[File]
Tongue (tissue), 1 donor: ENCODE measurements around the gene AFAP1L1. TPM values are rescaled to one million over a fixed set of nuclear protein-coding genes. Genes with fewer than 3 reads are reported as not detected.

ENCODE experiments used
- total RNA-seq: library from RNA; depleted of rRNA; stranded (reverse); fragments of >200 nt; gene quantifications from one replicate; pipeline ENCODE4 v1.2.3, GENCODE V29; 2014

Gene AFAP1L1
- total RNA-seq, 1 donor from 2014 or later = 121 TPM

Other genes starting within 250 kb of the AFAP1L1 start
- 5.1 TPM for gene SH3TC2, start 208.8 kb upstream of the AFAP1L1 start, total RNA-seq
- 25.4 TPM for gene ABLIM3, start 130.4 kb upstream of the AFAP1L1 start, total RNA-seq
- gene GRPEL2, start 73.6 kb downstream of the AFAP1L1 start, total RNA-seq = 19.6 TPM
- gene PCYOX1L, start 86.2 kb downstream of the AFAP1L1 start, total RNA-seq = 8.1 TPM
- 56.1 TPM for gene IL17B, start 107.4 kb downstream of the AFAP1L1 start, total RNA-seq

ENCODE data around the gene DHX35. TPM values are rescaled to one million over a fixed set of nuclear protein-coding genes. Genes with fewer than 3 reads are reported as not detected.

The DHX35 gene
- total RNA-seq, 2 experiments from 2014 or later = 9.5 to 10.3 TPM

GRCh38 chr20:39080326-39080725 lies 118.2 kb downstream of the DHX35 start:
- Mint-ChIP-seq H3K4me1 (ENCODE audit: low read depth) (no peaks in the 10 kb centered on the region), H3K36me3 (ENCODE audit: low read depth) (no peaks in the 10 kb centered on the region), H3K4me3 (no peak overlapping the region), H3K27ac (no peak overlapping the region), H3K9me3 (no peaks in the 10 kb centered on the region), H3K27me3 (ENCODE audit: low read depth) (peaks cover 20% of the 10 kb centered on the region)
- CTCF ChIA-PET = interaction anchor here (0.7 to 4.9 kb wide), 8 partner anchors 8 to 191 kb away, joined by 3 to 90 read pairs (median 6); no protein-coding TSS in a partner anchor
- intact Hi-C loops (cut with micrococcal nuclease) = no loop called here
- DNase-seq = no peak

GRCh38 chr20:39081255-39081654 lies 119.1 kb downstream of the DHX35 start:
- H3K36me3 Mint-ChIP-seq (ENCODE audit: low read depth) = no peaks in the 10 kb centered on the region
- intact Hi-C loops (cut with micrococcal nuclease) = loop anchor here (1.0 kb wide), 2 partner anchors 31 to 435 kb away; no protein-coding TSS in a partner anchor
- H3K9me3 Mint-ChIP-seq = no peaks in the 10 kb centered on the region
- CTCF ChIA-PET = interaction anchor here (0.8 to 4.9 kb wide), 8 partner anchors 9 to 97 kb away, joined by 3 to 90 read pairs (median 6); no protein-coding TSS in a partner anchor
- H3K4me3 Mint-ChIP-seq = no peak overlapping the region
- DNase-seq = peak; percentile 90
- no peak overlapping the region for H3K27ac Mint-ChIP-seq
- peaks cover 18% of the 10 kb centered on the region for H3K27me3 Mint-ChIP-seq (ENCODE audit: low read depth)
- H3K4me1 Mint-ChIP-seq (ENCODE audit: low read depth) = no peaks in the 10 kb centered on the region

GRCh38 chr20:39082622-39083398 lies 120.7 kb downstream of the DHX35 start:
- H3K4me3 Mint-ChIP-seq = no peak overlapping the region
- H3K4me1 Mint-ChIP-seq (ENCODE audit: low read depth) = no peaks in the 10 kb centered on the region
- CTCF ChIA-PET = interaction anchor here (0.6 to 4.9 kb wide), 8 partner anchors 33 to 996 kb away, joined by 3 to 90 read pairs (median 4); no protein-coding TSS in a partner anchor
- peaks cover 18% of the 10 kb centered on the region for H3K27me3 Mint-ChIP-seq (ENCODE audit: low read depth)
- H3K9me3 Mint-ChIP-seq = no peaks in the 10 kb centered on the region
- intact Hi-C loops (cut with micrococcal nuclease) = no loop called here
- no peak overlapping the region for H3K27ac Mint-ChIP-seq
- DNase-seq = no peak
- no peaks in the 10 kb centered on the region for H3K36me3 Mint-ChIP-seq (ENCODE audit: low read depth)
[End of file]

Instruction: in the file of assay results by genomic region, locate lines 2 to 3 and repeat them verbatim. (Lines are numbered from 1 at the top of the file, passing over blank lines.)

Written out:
ENCODE experiments used
- total RNA-seq: library from RNA; depleted of rRNA; stranded (reverse); fragments of >200 nt; gene quantifications from one replicate; pipeline ENCODE4 v1.2.3, GENCODE V29; 2014